Musharraf’s return

ByMalik Nasir Mahmood Aslam

Seasoned social activist


June 28, 2022

There’s never a dull moment in Pakistan as the elements that covertly run it have always something up their sleeves to immediately draw attention of the people towards one issue or the other. Most of the times their intention is to divert attention of the people from any matter that either negatively reflects upon them or could or impugn their judgement with respect of important national matter. One such issue gaining widespread traction currently is the purported return of former army dictator Gen (Retd) Pervez Musharraf, who is under a serious sentence by a High Court judgement, to Pakistan. Musharraf surreptitiously left Pakistan under the shadow of arrest in 2016 and his departure raised many questions about the covert support rendered to him by the powerful military establishment. Before his departure abroad it was reported that his former institution tried hard to arrange some kind of settlement with the civilian government that was in power but since he had forcibly removed an earlier government of the same political party such reconciliation was not possible.

Musharraf toppled the democratically elected government of PMLN in 1999 and arrested the frontline leadership of the party including Nawaz Sharif and his brother Shehbaz Sharif and did not stop at arresting them but also exiled them abroad through a contentious agreement purporting that the Sharif family will not come back to Pakistan for ten years. Musharraf was hamstrung after rebelling against the government as he could not claim the coveted office of so-called Chief Martial Law Administrator and had to contend with becoming the only chief executive of Pakistani state and that too after his takeover of power was endorsed by a compromised judiciary. He went on to organise a kangaroo election and became the president, an office he kept till 2008 when he resigned to avoid impeachment. Since then he has spent most of his time in self-imposed exile in the UK and the Middle East.

Musharraf’s hold on power became extremely tenuous just after two years but he was saved by 9/11 in a repeat of a similar succour provided to an earlier military dictator Zia by the Afghan jihad once the USSR invaded Afghanistan. Musharraf lost no time in aligning himself with the American-led NATO alliance and made Pakistan a front-line state during the war on terror. His role in this war became notorious for oppression and rampant human rights abuses, especially in its latter years. In 2007 he suspended the constitution, imposed martial law, sacked the chief justice of the Supreme Court and arrested activists and lawyers prompting mass protests. He was an arrogant and headstrong individual having an open aversion to democratic constitutional rule and was widely reported to have commented that he cared nothing about constitution as to him it was just a piece of paper to be thrown in the dustbin.

During his rule, Nawaz Sharif and another former prime minister, Benazir Bhutto, living in exile, were barred from contesting elections. Bhutto returned to Pakistan amid death threats in 2007. She claimed she had faced threats from Musharraf. Many accuse that Musharraf had encouraged the 11 May riots in Karachi in 2007 in which 48 people died. Musharraf is also accused of encouraging the enforced disappearances of political dissenters and of unleashing an insurgency in Balochistan when he launched a military operation in the province. It was also during his rule that Benazir Bhutto was assassinated in Rawalpindi. Musharraf allowed drone attacks on former tribal areas and provided safe haven to certain factions of the Afghan Taliban.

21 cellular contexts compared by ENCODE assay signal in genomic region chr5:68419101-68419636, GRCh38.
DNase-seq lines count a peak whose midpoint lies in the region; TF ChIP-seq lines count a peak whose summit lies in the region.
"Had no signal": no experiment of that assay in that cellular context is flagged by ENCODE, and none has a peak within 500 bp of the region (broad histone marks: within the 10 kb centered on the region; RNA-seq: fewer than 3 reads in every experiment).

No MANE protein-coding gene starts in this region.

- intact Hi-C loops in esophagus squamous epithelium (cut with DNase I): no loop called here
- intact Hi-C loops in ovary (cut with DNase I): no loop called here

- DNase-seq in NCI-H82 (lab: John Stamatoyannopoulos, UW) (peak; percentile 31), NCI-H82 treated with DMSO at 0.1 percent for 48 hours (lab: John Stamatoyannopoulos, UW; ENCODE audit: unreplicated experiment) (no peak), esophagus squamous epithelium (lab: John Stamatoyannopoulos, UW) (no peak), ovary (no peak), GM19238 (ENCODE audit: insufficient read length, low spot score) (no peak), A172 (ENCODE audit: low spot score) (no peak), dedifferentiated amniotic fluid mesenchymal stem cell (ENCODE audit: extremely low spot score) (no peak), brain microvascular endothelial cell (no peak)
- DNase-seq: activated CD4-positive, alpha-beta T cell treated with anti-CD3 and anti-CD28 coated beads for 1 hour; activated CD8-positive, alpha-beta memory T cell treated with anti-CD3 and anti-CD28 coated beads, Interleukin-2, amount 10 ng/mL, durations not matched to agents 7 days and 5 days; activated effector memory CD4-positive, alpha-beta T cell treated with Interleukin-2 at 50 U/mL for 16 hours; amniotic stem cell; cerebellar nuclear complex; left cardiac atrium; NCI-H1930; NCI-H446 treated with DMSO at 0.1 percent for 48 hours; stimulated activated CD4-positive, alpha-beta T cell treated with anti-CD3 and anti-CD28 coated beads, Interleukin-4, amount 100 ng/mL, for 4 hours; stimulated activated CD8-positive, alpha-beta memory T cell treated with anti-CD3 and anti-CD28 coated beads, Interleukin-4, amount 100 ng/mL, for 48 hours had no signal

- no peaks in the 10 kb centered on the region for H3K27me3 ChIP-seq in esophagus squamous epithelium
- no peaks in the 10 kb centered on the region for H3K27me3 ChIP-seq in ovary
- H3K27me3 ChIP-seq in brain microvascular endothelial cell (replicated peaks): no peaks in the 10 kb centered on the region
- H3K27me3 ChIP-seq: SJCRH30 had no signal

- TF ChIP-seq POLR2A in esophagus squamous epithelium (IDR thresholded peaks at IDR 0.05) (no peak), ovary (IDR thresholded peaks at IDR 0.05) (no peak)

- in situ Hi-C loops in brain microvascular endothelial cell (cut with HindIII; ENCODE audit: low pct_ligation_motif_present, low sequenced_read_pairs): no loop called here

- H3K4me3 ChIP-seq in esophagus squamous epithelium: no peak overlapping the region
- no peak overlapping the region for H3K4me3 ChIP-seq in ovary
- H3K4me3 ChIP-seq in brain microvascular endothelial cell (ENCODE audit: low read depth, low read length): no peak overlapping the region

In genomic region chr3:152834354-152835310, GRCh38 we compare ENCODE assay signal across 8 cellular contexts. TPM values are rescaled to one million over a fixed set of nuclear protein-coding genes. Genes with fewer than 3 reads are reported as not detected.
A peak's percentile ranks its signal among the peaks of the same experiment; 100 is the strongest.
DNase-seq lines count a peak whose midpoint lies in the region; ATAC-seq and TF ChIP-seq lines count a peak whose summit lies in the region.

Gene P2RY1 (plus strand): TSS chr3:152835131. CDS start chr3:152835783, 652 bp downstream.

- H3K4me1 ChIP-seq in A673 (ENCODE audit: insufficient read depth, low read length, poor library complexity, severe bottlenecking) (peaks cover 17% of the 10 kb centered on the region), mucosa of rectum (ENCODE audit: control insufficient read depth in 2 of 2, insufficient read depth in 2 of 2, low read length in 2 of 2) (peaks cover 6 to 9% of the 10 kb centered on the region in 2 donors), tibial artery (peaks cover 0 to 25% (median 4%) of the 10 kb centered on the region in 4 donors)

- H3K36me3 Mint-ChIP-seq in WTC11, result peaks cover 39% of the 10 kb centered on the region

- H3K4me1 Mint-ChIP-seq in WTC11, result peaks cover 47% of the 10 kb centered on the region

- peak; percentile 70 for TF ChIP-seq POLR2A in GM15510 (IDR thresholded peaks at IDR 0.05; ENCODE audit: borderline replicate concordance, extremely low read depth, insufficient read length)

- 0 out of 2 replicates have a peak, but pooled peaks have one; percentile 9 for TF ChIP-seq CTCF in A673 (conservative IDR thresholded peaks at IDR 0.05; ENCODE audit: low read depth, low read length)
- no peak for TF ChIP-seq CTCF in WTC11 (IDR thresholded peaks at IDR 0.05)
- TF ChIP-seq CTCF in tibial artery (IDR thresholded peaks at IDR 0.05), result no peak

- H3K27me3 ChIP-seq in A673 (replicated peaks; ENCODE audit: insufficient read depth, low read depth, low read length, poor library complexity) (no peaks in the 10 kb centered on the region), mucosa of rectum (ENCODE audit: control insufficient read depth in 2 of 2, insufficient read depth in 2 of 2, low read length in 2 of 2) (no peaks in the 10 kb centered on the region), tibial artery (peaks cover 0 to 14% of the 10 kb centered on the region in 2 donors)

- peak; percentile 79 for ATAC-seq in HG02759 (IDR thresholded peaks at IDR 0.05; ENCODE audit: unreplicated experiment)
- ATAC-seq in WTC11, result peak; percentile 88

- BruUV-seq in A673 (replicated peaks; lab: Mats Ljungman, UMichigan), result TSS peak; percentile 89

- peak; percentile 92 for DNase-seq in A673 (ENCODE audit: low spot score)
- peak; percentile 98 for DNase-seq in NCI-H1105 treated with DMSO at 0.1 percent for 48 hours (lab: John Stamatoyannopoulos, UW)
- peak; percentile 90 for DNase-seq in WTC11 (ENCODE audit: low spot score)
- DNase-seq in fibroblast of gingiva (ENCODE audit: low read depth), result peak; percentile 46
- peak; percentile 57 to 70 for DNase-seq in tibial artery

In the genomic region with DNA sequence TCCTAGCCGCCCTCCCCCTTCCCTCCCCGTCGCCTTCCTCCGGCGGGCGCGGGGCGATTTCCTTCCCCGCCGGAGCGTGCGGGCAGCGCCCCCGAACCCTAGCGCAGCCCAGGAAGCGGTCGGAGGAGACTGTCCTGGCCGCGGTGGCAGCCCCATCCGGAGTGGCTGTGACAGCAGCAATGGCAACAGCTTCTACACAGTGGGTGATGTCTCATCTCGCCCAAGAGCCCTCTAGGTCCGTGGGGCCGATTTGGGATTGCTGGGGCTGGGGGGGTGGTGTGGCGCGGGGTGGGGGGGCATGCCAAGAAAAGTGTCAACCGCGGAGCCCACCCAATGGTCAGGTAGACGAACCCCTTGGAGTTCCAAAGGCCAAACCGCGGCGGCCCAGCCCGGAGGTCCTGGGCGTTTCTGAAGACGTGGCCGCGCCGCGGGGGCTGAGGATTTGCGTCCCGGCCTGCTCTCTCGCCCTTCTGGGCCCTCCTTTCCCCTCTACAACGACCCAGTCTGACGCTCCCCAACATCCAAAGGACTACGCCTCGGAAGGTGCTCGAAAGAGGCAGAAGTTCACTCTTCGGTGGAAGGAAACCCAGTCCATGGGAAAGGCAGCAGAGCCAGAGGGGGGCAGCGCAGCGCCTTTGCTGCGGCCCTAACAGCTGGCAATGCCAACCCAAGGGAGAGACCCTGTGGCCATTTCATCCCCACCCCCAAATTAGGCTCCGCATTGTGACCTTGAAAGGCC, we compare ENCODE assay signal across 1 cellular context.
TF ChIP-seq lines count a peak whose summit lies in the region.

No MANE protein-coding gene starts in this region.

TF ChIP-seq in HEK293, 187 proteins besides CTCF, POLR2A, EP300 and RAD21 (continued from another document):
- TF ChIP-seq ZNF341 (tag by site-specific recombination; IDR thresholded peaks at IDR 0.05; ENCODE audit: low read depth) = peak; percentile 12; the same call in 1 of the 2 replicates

Musharraf’s defenders say that private media made progress under his rule but many media experts deny this impression and confirm that the introduction of private media actually happened under Benazir Bhutto. In actual fact Musharraf introduced systematic censorship and all private channels were blocked by the military regime in November 2007 for covering restoration of the movement for restoration of judiciary. Childishly self-confident Musharraf returned from self-imposed exile in March 2013 in a disastrous bid to contest a seat in that year’s general elections. High-treason legal proceedings against him began in 2014 but in 2016 Musharraf was allowed to leave the country on medical grounds. In 2019, Musharraf was found guilty of treason for suspending the constitution and imposing emergency rule in 2007. He was sentenced to death. The judgment was later reversed.

The 78-year-old Musharraf is suffering from amyloidosis, a rare disease that occurs when an abnormal protein builds up in organs and interferes with normal functions. He has been in hospital in the UAE for the past few weeks and his family says he is not expected to make a recovery. Local media reported that he has expressed a desire to spend the rest of his life in his home country, a wish that was quickly endorsed by a military spokesperson. Similarly his political nemesis Nawaz Sharif has announced that he holds no grudges against Musharraf prompting many analysts to speculate that the return of Musharraf has been very cleverly tied with the return of Nawaz Sharif to Pakistan. TW


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